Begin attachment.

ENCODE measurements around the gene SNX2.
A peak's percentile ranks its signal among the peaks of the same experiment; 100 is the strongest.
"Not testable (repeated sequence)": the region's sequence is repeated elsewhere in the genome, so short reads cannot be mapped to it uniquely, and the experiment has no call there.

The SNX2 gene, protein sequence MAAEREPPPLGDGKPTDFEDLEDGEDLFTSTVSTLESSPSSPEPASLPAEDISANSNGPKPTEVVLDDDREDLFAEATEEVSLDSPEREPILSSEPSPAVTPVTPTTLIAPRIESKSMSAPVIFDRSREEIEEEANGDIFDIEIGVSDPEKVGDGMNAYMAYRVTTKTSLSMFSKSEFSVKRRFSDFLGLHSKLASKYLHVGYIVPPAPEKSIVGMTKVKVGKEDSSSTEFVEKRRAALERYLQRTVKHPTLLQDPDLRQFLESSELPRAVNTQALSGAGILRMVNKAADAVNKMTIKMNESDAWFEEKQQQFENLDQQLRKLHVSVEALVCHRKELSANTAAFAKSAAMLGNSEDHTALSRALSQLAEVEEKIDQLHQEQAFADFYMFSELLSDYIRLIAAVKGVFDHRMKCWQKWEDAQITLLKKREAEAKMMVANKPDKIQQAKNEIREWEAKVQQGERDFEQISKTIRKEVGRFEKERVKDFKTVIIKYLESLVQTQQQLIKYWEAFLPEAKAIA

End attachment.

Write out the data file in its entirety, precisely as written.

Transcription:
ENCODE measurements around the gene SNX2.
A peak's percentile ranks its signal among the peaks of the same experiment; 100 is the strongest.
"Not testable (repeated sequence)": the region's sequence is repeated elsewhere in the genome, so short reads cannot be mapped to it uniquely, and the experiment has no call there.

The SNX2 gene, protein sequence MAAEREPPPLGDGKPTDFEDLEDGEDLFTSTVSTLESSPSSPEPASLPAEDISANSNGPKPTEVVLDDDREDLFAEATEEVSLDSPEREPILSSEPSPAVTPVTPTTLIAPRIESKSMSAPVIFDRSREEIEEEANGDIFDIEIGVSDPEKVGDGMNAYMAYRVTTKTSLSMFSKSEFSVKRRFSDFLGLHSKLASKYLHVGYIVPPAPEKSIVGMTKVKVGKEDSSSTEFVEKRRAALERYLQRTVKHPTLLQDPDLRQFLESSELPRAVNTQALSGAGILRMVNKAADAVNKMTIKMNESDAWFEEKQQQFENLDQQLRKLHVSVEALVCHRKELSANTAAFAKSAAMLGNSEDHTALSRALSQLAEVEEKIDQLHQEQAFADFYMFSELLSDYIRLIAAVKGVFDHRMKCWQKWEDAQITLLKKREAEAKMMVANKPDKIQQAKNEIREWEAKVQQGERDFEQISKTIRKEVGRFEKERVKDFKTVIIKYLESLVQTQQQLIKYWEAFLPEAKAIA